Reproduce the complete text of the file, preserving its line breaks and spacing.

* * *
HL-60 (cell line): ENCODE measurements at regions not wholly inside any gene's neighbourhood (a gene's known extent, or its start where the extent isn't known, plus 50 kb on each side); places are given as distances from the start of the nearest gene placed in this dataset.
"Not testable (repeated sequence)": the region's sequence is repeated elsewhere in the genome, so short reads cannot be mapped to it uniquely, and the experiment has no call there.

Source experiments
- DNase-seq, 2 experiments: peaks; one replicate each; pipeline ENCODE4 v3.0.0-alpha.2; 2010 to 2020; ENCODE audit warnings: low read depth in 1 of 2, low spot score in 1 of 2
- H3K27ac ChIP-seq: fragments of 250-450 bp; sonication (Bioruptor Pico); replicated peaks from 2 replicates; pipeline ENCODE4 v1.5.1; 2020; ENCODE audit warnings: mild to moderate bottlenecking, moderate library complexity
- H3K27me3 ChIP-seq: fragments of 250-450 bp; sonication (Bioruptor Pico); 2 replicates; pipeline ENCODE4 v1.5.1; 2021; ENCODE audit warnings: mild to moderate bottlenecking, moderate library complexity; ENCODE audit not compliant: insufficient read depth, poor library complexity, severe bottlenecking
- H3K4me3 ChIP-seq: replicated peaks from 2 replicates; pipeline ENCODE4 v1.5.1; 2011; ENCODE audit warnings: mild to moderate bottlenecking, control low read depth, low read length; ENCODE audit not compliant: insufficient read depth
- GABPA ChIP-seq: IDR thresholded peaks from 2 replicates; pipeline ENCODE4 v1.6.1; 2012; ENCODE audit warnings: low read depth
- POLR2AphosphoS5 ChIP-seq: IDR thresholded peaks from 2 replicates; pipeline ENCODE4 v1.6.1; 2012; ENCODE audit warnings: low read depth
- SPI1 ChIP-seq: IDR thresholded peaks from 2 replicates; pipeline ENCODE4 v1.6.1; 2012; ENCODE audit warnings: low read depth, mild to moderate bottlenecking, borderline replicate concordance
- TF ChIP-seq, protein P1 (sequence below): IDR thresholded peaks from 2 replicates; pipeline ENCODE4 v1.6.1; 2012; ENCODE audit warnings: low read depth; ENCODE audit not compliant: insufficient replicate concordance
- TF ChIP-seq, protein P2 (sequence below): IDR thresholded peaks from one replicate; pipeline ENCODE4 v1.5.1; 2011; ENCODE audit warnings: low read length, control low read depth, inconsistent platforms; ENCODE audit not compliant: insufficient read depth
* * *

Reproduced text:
HL-60 (cell line): ENCODE measurements at regions not wholly inside any gene's neighbourhood (a gene's known extent, or its start where the extent isn't known, plus 50 kb on each side); places are given as distances from the start of the nearest gene placed in this dataset.
"Not testable (repeated sequence)": the region's sequence is repeated elsewhere in the genome, so short reads cannot be mapped to it uniquely, and the experiment has no call there.

Source experiments
- DNase-seq, 2 experiments: peaks; one replicate each; pipeline ENCODE4 v3.0.0-alpha.2; 2010 to 2020; ENCODE audit warnings: low read depth in 1 of 2, low spot score in 1 of 2
- H3K27ac ChIP-seq: fragments of 250-450 bp; sonication (Bioruptor Pico); replicated peaks from 2 replicates; pipeline ENCODE4 v1.5.1; 2020; ENCODE audit warnings: mild to moderate bottlenecking, moderate library complexity
- H3K27me3 ChIP-seq: fragments of 250-450 bp; sonication (Bioruptor Pico); 2 replicates; pipeline ENCODE4 v1.5.1; 2021; ENCODE audit warnings: mild to moderate bottlenecking, moderate library complexity; ENCODE audit not compliant: insufficient read depth, poor library complexity, severe bottlenecking
- H3K4me3 ChIP-seq: replicated peaks from 2 replicates; pipeline ENCODE4 v1.5.1; 2011; ENCODE audit warnings: mild to moderate bottlenecking, control low read depth, low read length; ENCODE audit not compliant: insufficient read depth
- GABPA ChIP-seq: IDR thresholded peaks from 2 replicates; pipeline ENCODE4 v1.6.1; 2012; ENCODE audit warnings: low read depth
- POLR2AphosphoS5 ChIP-seq: IDR thresholded peaks from 2 replicates; pipeline ENCODE4 v1.6.1; 2012; ENCODE audit warnings: low read depth
- SPI1 ChIP-seq: IDR thresholded peaks from 2 replicates; pipeline ENCODE4 v1.6.1; 2012; ENCODE audit warnings: low read depth, mild to moderate bottlenecking, borderline replicate concordance
- TF ChIP-seq, protein P1 (sequence below): IDR thresholded peaks from 2 replicates; pipeline ENCODE4 v1.6.1; 2012; ENCODE audit warnings: low read depth; ENCODE audit not compliant: insufficient replicate concordance
- TF ChIP-seq, protein P2 (sequence below): IDR thresholded peaks from one replicate; pipeline ENCODE4 v1.5.1; 2011; ENCODE audit warnings: low read length, control low read depth, inconsistent platforms; ENCODE audit not compliant: insufficient read depth